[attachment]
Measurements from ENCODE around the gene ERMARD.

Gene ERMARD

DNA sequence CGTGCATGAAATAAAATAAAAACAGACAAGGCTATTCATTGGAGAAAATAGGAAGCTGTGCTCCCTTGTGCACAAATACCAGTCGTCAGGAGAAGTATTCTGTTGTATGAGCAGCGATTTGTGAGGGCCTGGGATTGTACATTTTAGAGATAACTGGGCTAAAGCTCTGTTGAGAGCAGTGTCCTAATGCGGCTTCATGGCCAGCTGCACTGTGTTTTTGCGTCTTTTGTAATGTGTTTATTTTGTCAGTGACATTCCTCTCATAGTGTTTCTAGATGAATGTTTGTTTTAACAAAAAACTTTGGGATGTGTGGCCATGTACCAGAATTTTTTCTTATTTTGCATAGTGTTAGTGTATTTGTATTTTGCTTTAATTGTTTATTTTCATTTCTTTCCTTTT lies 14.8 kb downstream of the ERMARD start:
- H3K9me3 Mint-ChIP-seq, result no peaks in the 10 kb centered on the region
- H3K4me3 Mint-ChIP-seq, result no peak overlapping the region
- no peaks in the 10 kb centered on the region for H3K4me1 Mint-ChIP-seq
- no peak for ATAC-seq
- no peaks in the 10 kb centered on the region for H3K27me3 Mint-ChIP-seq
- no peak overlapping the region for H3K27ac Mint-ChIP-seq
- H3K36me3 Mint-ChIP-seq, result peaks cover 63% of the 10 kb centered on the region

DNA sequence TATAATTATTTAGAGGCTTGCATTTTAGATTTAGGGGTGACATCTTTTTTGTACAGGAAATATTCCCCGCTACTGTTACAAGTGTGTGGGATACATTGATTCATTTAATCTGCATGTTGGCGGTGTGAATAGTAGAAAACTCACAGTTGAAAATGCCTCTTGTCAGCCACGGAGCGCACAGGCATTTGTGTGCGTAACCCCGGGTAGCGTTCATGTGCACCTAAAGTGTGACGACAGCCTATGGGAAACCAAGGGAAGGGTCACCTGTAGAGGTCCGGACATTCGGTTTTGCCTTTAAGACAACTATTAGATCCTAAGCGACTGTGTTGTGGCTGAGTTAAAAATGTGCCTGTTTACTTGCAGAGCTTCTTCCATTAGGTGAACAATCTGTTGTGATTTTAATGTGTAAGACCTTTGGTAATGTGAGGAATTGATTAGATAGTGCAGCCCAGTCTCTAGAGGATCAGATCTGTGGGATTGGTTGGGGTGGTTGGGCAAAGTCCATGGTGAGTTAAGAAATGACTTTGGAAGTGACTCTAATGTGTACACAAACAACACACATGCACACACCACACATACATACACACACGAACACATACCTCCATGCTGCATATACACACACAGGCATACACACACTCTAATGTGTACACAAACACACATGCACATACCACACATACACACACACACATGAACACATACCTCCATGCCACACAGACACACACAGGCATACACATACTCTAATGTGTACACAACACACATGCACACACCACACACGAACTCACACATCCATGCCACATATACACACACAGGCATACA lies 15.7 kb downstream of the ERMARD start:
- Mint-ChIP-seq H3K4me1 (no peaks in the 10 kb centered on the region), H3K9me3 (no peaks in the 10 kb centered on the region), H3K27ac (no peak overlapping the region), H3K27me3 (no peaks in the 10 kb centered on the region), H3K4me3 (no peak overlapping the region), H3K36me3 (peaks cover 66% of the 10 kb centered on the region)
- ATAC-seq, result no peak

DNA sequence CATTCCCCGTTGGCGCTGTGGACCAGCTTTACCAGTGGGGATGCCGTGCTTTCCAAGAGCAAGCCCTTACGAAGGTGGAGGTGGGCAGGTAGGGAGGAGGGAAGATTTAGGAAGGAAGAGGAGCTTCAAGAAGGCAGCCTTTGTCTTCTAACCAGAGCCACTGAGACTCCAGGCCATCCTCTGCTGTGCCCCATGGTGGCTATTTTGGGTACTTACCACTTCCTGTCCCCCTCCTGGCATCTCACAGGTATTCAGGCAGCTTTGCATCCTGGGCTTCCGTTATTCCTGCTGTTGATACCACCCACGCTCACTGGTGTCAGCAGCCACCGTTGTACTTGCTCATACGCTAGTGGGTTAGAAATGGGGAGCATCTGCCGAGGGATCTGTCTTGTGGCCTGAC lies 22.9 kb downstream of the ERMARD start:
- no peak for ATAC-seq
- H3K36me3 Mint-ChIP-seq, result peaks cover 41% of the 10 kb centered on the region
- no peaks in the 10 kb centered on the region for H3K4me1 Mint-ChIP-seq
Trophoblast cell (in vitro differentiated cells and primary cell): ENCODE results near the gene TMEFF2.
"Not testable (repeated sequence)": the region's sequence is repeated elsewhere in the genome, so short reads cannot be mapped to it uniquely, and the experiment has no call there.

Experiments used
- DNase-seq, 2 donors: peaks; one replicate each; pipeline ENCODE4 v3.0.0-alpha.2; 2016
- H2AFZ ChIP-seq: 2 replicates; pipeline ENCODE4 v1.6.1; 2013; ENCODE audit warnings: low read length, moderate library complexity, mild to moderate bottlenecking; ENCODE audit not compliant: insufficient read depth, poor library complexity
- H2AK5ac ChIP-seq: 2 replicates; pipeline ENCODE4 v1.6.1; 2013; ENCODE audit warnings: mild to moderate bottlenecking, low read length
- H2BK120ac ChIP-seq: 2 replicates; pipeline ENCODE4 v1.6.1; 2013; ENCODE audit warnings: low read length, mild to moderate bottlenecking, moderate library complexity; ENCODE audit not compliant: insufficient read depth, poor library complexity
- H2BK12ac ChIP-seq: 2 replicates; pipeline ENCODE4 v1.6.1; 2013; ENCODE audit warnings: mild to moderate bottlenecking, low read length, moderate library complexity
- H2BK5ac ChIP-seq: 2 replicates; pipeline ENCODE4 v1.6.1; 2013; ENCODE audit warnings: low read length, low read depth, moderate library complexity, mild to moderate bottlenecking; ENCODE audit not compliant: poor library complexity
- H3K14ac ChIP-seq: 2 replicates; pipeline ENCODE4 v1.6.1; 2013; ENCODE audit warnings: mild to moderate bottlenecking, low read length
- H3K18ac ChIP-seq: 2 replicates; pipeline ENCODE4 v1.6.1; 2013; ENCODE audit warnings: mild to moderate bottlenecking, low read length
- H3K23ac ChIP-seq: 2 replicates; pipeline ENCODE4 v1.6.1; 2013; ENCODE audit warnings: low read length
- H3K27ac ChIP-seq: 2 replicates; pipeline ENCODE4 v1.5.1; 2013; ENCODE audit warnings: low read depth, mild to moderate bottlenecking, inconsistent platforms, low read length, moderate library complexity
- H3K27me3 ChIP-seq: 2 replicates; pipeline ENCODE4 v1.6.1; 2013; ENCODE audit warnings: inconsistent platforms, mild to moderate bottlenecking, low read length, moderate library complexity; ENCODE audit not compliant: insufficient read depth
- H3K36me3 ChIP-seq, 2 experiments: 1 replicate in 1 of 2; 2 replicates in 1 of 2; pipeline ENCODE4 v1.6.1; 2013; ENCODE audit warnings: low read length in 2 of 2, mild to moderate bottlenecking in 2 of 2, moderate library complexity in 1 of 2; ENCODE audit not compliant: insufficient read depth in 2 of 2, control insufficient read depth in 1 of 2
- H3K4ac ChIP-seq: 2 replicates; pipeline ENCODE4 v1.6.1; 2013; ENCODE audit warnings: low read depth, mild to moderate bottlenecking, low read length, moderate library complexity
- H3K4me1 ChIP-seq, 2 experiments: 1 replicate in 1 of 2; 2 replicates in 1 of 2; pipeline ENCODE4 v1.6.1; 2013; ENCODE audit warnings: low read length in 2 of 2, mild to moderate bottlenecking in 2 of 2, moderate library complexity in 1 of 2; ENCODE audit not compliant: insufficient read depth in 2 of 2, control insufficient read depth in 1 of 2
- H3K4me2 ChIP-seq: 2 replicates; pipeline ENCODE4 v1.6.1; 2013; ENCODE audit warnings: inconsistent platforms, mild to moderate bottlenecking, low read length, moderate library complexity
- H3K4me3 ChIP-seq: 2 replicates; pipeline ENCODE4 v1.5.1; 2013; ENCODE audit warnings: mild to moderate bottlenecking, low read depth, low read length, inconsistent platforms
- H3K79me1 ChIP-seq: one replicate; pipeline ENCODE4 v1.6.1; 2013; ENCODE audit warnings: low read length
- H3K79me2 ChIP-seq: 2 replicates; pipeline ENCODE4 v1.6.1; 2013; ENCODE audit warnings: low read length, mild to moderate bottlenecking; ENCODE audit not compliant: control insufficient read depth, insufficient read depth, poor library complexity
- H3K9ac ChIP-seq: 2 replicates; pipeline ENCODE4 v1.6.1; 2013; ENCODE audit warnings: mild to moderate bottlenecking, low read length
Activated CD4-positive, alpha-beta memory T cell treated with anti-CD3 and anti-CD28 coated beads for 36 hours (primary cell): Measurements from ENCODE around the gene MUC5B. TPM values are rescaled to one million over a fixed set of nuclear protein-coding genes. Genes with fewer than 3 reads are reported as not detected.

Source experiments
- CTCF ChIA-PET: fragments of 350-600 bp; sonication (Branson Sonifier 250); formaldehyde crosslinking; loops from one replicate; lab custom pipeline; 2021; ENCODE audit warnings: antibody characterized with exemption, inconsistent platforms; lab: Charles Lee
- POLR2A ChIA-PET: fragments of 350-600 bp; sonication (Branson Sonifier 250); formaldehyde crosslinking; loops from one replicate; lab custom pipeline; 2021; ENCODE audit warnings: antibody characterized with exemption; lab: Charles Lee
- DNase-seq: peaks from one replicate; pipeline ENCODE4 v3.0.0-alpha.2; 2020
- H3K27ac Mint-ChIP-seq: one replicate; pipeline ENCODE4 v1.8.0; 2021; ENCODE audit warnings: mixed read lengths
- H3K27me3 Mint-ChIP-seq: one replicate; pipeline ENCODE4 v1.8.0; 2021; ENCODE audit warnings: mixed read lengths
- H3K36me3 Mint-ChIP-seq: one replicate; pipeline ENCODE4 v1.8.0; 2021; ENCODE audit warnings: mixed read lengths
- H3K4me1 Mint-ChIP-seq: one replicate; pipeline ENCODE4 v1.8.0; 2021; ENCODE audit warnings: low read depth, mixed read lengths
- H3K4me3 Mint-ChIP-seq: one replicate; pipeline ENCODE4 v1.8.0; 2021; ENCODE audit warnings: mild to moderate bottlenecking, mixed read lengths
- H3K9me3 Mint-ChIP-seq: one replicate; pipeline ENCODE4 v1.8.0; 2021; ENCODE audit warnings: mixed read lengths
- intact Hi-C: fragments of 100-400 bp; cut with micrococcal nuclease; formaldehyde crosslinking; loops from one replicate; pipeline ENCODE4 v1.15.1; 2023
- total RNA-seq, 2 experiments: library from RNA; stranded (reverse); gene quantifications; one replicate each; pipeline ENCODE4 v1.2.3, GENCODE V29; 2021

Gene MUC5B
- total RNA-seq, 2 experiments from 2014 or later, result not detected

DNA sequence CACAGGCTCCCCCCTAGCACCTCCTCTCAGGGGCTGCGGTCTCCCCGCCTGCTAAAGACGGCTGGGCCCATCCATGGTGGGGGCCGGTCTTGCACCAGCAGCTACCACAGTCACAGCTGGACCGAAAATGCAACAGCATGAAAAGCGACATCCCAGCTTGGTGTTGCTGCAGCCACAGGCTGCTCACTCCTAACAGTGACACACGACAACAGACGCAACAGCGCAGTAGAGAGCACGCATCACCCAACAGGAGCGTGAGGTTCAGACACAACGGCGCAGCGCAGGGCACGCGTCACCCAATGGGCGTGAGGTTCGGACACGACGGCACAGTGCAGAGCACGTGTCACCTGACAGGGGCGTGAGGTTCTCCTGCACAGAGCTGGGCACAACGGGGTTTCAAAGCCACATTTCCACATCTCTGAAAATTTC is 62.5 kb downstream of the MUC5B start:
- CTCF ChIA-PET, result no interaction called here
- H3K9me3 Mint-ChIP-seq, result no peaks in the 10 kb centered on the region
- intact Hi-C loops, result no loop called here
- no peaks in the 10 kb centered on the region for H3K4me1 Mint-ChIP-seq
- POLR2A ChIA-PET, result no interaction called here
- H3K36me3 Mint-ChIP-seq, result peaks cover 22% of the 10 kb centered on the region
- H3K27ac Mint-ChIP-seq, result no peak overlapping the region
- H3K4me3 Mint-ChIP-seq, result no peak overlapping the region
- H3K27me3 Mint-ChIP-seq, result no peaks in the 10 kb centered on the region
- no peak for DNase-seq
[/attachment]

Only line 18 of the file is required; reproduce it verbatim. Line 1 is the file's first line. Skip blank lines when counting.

Trophoblast cell (in vitro differentiated cells and primary cell): ENCODE results near the gene TMEFF2.